As Web Use Soars, So Does Online Harassment

Posted by Kendall Harmon

Jane Hitchcock knows firsthand how damaging online harassment can be. In 1996, after a fake literary agency tried to con her, she tried to put a stop to its scam. The scammers didn't appreciate her efforts and came after her — virtually and physically.

"In January of 1997, they began posting controversial messages ... and listed my home phone number and home address and it went from there," she says.

Hitchcock, who is now president of the volunteer organization Working to Halt Online Abuse, reports about 75 cases of online harassment a week. She says that a large number of the victims range in age between 18 and 30. Most are women, and the harassers are largely men, she says.

Listen to it all from NPR.

Filed under: * Culture-WatchBlogging & the Internet

2 Comments
Posted January 28, 2008 at 7:04 am [Printer Friendly] [Print w/ comments]



1. Alice Linsley wrote:

People and sites are harrassed for holding an opposing position.  Look what happened to CaNNet. That kind of serious hacking isn’t kids playing around.  It is spiteful aggression with the intent to destroy.

January 28, 6:25 pm | [comment link]
2. libraryjim wrote:

I noticed a young girl (12 perhaps?) using the library computers teh other day.  When I made a routine round of the computer area, I noticed she was on a chat room.  she minimized the chat as I got closer but not before I noticed some explicit language (rated R) and that she was answering the question:
“what color are your nipples?”
I informed her that she was in the family/children computer area, and that type of chat room was not appropriate, and please close down the site.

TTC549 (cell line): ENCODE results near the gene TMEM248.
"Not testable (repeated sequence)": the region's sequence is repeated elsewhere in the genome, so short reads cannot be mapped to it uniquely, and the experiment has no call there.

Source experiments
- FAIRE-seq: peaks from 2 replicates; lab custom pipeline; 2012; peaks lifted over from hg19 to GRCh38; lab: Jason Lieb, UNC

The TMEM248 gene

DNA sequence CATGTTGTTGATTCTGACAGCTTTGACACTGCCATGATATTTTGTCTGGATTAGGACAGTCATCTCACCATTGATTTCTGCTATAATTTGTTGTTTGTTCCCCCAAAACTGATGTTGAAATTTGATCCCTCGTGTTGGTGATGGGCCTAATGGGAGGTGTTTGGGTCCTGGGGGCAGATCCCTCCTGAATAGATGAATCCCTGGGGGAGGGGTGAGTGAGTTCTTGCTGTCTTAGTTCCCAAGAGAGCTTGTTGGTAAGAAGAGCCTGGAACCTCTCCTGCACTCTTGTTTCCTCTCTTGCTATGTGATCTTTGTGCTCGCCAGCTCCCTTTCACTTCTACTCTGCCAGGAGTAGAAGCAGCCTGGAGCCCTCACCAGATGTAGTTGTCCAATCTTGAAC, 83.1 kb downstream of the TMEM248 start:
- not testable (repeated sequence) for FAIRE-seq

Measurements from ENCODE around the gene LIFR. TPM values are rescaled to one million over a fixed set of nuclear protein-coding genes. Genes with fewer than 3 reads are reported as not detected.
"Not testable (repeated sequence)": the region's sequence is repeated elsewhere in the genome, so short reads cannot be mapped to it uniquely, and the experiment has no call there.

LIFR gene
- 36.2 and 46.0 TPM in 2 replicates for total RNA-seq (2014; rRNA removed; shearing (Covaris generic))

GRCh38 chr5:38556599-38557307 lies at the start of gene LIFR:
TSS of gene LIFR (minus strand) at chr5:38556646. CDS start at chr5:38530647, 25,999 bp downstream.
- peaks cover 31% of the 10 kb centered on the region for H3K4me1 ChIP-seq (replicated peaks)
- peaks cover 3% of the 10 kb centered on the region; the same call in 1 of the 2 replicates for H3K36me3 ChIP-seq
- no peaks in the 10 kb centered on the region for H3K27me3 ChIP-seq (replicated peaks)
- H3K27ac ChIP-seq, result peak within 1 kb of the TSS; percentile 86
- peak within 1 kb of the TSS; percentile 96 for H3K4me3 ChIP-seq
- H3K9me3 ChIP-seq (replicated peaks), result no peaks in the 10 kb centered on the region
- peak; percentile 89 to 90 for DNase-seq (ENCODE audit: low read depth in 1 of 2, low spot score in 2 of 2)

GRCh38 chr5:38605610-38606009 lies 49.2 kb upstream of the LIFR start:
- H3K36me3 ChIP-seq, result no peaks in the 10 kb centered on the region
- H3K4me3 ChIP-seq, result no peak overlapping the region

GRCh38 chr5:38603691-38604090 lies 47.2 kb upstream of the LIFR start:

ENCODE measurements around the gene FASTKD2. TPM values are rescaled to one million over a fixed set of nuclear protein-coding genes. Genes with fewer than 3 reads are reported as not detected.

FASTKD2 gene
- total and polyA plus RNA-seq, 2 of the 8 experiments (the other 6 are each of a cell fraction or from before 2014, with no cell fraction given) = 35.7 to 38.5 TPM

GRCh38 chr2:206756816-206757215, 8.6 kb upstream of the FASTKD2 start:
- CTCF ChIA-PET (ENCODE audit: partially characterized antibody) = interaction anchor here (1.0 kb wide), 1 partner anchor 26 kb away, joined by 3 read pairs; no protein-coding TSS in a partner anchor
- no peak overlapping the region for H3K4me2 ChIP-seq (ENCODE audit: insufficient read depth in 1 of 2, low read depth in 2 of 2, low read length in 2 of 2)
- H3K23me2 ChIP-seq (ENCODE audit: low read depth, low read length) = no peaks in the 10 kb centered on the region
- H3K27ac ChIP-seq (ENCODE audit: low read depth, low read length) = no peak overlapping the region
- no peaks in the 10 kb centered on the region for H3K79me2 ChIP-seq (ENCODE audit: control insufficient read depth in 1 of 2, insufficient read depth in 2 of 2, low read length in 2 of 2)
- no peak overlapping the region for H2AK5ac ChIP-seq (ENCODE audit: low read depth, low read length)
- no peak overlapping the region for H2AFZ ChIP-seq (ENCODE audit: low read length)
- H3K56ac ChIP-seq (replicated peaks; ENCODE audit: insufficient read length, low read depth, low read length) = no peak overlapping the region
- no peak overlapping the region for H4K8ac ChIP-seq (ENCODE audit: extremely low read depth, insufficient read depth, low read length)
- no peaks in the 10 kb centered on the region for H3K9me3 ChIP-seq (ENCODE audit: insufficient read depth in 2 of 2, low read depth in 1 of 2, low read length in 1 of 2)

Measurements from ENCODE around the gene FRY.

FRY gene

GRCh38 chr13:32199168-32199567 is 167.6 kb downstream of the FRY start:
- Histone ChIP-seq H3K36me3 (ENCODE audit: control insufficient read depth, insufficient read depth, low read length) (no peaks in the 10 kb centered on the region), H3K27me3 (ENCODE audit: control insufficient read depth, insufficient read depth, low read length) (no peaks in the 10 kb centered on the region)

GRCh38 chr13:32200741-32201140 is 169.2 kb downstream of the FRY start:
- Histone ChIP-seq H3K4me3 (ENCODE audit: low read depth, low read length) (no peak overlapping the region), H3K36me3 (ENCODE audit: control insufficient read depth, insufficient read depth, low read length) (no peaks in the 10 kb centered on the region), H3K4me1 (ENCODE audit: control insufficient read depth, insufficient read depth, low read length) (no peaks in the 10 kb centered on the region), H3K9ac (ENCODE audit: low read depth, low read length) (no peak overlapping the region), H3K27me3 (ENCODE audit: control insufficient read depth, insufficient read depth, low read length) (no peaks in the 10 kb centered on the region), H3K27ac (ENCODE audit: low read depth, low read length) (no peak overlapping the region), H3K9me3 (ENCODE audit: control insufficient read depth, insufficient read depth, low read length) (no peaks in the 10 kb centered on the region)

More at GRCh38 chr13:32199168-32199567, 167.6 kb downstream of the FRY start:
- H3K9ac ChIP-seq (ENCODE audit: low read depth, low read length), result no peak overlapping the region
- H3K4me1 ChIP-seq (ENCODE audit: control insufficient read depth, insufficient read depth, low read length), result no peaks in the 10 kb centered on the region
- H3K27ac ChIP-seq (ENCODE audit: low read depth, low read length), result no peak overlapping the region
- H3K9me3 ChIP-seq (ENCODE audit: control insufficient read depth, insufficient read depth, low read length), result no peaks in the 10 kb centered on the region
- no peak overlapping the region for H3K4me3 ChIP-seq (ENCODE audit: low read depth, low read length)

Her mom called me over (first off, this was a surprise, most moms drop the children off at the computer and then go to the adult computer area to play solitare or visit their own social areas) and asked what the problem was. So I told her what I saw.  “Oh, so it was just inappropriate to the area?” Yes. And that was the end of it, she made no move to talk to her daughter at all.

I was later told by the director that the mother made a complaint against me for ‘embarassing her daughter’ in front of the whole library!  Poor child doesn’t want to come back in so she can finish her ‘report’.  In the future, if I notice inappropriate material on a child’s computer screen I am to ask, “excuse me, where can I find your mother?” before saying ANYTHING else to the child.  rolleyes

So, don’t talk to me about computers and children getting into trouble.  If the parents don’t want to notice, there is nothing I can do about it without getting written up.

January 29, 5:05 pm | [comment link]
Registered members must log in to comment.




Next entry (above): In Canada Status of Stirling rector remains uncertain

Previous entry (below): Laura McKenna: Katie Couric’s Big Mistake

Return to blog homepage

Return to Mobile view (headlines)